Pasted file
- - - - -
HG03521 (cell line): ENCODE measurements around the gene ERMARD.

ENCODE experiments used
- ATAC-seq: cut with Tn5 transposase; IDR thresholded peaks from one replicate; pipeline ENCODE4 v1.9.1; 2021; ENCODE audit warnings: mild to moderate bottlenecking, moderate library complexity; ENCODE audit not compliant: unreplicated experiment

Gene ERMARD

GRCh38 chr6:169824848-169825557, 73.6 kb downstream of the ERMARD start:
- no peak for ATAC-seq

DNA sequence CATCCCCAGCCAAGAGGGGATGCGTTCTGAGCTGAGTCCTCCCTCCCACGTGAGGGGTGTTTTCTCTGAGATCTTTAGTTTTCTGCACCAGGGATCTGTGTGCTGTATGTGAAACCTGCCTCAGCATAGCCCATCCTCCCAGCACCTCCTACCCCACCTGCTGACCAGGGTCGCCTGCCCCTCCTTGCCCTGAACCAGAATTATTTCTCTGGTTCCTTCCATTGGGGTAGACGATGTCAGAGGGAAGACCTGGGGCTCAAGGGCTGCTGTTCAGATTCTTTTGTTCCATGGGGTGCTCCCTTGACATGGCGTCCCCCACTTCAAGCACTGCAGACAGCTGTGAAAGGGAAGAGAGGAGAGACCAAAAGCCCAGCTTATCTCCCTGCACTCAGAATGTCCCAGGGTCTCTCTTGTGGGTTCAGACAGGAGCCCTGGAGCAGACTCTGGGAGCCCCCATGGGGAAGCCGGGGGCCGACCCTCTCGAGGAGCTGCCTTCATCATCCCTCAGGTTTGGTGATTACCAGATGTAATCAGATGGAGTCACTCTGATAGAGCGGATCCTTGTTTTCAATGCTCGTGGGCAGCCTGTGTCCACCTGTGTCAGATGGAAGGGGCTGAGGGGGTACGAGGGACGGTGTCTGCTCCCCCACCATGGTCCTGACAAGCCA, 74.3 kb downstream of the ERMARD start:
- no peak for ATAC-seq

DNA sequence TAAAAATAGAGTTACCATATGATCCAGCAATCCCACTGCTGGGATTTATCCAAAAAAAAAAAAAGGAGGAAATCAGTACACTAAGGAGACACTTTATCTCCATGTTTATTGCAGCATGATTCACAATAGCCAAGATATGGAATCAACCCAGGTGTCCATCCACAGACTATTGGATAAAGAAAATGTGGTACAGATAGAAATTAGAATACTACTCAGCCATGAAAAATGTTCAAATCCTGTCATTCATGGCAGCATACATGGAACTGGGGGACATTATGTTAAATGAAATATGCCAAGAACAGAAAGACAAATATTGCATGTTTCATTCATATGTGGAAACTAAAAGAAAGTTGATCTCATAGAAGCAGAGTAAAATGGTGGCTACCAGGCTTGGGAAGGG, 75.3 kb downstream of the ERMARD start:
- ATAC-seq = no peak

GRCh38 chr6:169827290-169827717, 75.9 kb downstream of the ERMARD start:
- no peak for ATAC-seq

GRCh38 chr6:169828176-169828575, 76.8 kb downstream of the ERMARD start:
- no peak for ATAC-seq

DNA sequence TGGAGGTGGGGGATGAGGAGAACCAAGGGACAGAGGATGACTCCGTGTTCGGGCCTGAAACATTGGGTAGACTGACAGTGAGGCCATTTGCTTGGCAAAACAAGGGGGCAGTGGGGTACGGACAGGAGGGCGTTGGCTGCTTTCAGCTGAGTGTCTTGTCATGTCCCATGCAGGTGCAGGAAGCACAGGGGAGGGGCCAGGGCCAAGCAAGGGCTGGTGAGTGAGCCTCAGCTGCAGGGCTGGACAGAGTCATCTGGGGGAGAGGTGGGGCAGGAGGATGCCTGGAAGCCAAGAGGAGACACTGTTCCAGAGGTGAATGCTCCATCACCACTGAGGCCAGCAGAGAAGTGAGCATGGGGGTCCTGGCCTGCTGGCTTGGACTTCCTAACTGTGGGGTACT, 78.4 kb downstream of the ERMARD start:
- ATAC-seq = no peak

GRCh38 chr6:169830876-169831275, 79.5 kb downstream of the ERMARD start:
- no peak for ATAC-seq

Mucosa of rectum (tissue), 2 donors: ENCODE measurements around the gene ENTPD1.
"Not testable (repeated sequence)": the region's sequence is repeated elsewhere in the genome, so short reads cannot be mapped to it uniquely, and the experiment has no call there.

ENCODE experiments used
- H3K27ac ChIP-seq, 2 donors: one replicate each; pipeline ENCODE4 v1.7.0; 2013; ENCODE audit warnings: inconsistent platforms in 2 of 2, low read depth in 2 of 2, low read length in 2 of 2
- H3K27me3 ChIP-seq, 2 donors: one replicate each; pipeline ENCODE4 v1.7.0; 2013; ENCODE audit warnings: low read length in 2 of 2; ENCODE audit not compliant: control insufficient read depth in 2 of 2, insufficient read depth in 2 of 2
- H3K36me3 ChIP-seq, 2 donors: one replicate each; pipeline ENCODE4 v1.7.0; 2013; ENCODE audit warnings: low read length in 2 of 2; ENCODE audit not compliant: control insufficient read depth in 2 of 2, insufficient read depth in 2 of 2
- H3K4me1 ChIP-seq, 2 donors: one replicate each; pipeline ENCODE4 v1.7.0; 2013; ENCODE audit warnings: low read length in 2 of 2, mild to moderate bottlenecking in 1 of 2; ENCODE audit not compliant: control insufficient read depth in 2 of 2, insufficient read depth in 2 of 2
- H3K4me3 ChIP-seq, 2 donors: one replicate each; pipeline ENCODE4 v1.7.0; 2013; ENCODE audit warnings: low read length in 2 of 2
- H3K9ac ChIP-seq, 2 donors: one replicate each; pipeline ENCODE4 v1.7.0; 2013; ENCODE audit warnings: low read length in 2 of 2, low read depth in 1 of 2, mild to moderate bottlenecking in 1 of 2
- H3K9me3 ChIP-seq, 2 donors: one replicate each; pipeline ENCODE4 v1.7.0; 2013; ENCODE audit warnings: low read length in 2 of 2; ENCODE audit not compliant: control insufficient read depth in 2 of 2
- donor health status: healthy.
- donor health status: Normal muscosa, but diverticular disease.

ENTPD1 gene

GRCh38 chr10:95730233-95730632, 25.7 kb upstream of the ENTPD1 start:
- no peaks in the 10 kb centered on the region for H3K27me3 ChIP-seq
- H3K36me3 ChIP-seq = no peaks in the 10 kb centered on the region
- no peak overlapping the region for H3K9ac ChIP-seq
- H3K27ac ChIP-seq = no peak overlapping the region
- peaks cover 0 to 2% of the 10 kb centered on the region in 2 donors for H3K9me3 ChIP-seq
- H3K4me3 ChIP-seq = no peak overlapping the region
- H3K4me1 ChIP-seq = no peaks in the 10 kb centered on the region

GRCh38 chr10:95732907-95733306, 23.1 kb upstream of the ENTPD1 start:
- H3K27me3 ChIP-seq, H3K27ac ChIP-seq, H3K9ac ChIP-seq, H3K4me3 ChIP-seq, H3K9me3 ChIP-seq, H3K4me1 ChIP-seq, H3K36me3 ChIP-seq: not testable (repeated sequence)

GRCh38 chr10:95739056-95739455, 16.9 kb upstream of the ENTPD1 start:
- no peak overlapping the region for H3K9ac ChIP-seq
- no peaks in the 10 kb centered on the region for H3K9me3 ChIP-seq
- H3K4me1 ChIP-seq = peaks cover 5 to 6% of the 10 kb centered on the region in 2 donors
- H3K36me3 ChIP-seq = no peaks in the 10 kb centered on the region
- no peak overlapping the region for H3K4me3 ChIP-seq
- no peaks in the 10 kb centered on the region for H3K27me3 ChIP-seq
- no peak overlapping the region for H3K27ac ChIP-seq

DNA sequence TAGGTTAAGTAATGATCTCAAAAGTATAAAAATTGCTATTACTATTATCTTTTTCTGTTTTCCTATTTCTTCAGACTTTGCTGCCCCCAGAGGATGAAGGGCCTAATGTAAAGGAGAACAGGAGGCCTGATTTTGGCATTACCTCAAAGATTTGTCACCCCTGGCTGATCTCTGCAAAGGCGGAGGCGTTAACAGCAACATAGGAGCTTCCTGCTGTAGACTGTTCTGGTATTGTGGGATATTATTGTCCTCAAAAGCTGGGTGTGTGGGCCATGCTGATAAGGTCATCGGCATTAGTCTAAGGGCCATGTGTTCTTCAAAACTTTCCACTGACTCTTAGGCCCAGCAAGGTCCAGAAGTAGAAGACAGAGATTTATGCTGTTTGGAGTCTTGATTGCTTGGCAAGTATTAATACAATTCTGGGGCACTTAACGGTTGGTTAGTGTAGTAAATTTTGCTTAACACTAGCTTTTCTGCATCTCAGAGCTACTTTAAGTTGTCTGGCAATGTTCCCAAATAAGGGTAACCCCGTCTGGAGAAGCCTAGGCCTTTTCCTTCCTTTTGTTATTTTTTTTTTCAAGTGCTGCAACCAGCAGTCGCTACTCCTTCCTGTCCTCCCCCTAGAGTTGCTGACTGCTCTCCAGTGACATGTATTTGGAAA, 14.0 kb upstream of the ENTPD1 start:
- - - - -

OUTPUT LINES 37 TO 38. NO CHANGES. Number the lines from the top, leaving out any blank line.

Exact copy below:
- peaks cover 0 to 2% of the 10 kb centered on the region in 2 donors for H3K9me3 ChIP-seq
- H3K4me3 ChIP-seq = no peak overlapping the region